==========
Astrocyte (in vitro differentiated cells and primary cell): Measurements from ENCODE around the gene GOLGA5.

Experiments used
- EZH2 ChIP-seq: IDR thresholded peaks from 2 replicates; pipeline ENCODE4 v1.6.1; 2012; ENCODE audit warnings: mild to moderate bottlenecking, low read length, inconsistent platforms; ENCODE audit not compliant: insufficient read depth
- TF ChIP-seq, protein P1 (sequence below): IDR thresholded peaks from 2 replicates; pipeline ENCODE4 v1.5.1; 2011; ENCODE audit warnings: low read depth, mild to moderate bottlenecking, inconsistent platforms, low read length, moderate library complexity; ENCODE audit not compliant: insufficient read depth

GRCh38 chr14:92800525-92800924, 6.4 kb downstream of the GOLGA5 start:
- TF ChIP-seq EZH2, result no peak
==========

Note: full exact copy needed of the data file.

Astrocyte (in vitro differentiated cells and primary cell): Measurements from ENCODE around the gene GOLGA5.

Experiments used
- EZH2 ChIP-seq: IDR thresholded peaks from 2 replicates; pipeline ENCODE4 v1.6.1; 2012; ENCODE audit warnings: mild to moderate bottlenecking, low read length, inconsistent platforms; ENCODE audit not compliant: insufficient read depth
- TF ChIP-seq, protein P1 (sequence below): IDR thresholded peaks from 2 replicates; pipeline ENCODE4 v1.5.1; 2011; ENCODE audit warnings: low read depth, mild to moderate bottlenecking, inconsistent platforms, low read length, moderate library complexity; ENCODE audit not compliant: insufficient read depth

GRCh38 chr14:92800525-92800924, 6.4 kb downstream of the GOLGA5 start:
- TF ChIP-seq EZH2, result no peak